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舊 2010-03-25, 06:19   #1
saikee
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A quick taste of some Colorado resorts

Haven't seen many American thread so I post my recent trip here. The report has been posted in another forum but slightly edited here.

This is not a resort report as the wife and I do not do off piste and we donot spend much time in Apres. It is a do-it-yourself trip, from 23 Feb to 12 Mar this year, for us to sample some of the upmarket resorts in USA in one go.

What we did was to hire a 4x4, pick 3 hotels near Vail, Aspen and Keystone and ski the 8 resorts of Vail, Beaver Creek, Copper Mountain, Aspen, Keystone, Breckenridge, Arapahoe Basin and Loveland over 18 days. This is our first visit to the American resorts.

I apologise for its length as I am describing 11 skiing facilities here. I also had to split the thread in two posts due to the forum limitation of maximum 10000 words per post.

Car Hire - This was done by Internet booking. Denver airport is actually some distance away from the car hire lot but each car hire company provides a free bus service to their lot. We opted for a 4x4 because we wanted to be able to cope with the snow condition whenever we went. The 8 resorts we visited are on flat ground but there are modest gradients on the roads from Denver to the skiing resorts. With a 4x4 one needs less worry with snow on the road. To assist navigation we brought a Tom Tom equipped of North American maps. We did 1300 miles altogether.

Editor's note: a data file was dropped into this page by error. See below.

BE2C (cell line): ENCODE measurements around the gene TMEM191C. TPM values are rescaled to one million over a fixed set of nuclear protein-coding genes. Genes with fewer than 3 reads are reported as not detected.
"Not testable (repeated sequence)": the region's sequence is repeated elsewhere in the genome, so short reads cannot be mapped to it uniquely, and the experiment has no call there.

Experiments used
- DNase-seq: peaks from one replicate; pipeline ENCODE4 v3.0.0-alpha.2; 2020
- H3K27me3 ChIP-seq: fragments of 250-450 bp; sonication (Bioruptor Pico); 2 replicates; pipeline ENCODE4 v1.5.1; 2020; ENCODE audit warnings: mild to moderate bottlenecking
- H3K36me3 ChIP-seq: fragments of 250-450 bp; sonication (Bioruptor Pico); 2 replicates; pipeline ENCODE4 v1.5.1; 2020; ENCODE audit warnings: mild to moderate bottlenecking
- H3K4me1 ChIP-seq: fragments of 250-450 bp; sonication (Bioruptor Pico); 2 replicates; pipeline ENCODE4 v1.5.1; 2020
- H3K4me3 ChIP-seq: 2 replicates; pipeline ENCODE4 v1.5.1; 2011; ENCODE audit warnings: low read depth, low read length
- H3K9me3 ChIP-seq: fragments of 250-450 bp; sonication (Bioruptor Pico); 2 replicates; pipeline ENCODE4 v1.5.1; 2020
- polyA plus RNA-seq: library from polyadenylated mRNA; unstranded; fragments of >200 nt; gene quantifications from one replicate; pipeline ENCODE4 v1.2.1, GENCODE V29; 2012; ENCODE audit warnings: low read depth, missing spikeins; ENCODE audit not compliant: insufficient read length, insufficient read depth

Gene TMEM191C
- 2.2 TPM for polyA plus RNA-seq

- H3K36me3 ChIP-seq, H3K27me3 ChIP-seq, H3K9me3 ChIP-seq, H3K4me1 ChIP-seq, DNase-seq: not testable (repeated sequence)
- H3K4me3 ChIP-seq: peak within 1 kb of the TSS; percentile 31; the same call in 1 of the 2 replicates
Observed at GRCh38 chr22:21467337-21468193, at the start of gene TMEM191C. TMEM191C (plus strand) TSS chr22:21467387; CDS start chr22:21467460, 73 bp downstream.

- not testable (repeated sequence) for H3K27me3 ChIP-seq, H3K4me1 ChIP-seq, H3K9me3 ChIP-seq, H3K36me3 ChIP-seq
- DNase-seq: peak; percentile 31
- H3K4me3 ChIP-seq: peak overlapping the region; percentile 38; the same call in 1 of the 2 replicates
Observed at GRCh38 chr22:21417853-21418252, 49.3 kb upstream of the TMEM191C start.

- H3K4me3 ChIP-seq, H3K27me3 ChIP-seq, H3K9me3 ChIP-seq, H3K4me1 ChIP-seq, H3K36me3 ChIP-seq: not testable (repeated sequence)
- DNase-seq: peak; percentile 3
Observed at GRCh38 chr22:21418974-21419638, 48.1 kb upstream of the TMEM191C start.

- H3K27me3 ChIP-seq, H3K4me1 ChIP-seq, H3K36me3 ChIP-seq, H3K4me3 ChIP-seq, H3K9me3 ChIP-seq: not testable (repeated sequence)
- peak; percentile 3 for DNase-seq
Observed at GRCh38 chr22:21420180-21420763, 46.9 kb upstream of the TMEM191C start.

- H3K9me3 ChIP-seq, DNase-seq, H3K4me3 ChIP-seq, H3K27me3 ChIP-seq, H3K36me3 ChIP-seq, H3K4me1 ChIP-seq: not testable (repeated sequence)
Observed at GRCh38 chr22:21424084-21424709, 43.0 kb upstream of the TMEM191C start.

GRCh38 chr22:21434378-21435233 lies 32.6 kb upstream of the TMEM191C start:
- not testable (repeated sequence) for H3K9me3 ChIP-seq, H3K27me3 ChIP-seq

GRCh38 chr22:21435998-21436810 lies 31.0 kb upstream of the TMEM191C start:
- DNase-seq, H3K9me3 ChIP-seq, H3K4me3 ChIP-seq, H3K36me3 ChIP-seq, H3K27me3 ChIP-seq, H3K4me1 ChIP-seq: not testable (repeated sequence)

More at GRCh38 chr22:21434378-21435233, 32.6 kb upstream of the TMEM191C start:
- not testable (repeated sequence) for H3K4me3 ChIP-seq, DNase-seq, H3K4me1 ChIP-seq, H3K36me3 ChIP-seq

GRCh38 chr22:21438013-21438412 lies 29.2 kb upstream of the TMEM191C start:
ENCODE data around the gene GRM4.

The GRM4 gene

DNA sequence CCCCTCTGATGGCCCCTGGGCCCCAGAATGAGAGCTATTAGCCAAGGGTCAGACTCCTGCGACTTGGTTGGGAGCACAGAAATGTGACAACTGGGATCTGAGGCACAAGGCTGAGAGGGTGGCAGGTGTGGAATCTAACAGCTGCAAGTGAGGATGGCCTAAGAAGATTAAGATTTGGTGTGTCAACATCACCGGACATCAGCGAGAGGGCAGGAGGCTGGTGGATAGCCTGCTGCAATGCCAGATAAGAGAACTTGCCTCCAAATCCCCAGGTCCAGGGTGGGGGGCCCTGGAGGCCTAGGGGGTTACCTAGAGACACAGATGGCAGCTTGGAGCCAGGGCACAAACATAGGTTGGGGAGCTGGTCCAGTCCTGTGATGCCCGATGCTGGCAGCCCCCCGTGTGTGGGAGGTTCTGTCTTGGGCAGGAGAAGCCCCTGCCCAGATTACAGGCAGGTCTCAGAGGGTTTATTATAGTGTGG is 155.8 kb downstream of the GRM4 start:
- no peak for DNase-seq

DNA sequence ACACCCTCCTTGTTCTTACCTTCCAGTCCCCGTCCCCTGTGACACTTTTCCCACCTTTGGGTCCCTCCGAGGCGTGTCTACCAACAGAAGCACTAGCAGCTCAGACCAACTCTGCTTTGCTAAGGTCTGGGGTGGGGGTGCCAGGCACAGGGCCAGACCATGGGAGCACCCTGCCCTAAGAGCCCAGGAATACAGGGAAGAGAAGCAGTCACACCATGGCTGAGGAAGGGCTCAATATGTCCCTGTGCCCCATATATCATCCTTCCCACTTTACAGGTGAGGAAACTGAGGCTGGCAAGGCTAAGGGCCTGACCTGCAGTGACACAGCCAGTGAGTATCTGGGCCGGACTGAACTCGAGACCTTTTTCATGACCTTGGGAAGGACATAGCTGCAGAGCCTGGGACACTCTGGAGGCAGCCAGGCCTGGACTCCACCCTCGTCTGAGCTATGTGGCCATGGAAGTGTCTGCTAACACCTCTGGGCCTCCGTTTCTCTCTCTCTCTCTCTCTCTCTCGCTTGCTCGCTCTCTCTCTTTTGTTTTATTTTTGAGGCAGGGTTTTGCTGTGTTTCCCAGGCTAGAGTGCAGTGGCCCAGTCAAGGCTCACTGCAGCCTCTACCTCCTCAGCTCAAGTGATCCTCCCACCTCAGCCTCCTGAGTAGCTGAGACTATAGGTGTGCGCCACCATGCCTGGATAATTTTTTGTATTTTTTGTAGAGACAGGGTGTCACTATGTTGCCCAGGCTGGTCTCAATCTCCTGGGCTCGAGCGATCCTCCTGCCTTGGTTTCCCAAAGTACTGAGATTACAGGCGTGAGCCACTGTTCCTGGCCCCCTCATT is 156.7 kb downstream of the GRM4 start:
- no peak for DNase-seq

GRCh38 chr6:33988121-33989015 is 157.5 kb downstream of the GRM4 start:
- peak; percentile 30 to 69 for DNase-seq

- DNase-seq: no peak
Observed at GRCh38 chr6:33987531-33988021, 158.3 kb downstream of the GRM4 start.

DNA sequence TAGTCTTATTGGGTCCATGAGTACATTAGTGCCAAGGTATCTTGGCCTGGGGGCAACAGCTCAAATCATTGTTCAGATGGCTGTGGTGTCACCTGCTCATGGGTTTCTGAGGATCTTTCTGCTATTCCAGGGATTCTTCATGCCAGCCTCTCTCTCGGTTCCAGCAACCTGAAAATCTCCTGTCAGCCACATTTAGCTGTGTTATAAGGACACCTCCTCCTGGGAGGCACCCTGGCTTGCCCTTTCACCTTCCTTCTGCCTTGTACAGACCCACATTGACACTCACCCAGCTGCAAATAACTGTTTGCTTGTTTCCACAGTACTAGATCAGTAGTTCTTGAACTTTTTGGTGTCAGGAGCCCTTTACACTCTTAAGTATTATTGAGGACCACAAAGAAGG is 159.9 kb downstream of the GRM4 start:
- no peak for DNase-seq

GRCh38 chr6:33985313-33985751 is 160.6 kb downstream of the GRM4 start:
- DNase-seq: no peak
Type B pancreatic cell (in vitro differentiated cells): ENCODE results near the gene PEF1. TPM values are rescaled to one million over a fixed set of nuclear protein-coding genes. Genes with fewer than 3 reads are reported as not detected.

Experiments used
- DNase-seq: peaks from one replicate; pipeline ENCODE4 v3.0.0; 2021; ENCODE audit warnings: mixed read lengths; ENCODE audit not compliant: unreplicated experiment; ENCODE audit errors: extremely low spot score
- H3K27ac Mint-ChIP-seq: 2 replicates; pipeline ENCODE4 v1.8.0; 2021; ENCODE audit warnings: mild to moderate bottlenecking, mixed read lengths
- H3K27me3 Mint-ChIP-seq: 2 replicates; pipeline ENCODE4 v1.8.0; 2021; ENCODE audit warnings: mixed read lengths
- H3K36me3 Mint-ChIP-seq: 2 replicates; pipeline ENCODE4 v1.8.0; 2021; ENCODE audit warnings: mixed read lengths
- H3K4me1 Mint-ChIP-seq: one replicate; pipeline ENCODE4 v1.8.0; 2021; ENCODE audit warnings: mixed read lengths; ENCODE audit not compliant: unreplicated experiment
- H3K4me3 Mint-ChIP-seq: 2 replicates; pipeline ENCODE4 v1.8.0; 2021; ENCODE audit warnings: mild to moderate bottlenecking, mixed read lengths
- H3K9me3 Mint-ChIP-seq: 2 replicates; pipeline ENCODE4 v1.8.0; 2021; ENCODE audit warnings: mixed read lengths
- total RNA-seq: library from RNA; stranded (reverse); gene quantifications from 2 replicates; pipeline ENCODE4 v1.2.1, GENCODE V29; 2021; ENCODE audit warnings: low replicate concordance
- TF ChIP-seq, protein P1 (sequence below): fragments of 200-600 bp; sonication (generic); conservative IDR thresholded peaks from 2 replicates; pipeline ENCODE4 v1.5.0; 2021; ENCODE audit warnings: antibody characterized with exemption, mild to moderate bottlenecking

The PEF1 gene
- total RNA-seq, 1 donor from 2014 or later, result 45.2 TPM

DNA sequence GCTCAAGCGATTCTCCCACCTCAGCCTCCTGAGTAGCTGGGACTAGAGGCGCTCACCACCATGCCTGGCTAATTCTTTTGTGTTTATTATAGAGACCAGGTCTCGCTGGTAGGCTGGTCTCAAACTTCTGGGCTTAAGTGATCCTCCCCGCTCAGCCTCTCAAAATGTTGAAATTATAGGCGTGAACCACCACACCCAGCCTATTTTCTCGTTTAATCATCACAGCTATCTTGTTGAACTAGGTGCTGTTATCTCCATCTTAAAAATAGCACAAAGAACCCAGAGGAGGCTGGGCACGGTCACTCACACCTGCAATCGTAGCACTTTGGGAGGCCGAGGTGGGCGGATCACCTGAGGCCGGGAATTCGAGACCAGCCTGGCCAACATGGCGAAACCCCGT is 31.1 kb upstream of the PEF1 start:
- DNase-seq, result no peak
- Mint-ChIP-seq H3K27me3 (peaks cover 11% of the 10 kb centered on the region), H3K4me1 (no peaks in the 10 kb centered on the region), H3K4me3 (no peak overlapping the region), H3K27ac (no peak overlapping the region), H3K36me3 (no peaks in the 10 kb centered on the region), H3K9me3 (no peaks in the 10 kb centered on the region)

Accommodation - We stayed 6 nights at Vail, 4 night at Carbondale and 8 nights in Silverthorne. The maximun distnace we had to travel is 25 miles when we had to drive from Carbondale to Aspen. To stay in Aspen the cost would have to be 2 to 3 times more. Aspen actually has 4 unlinked resorts and the best way to ski all of them is to park at the free car park at Buttermilk and take the free ski buses to the other 3 resorts. In general we paid about $100 to $110 per night for a twin of double room with breakfast for two in all three accommodations which were booked via the Internet.

Lift ticket - With the exception of Loveland and Arapahoe Basin the day ticket of a large Colorado resort is between $85 to $95. There is an Epic seasonal ski pass sold at just under $600 which entitles the holder to ski Vail, Beaver Creek, Keystone, Breckenrige and Arapahoe Basin for the whole skiing season. This seasonal ski pass also attracts a 60% reduction for daily ticket for skiing the Copper Mountain. Aspen is the one that proved difficult to get pre-booked ski pass as it is normally sold with the accommodation. Luckily Carondale, even at 25 miles away, was recognised as Aspen's own accommodation areas so we we got 4 day pass for $337. Other than that we paid a day ticket at Loveland for $59 per head.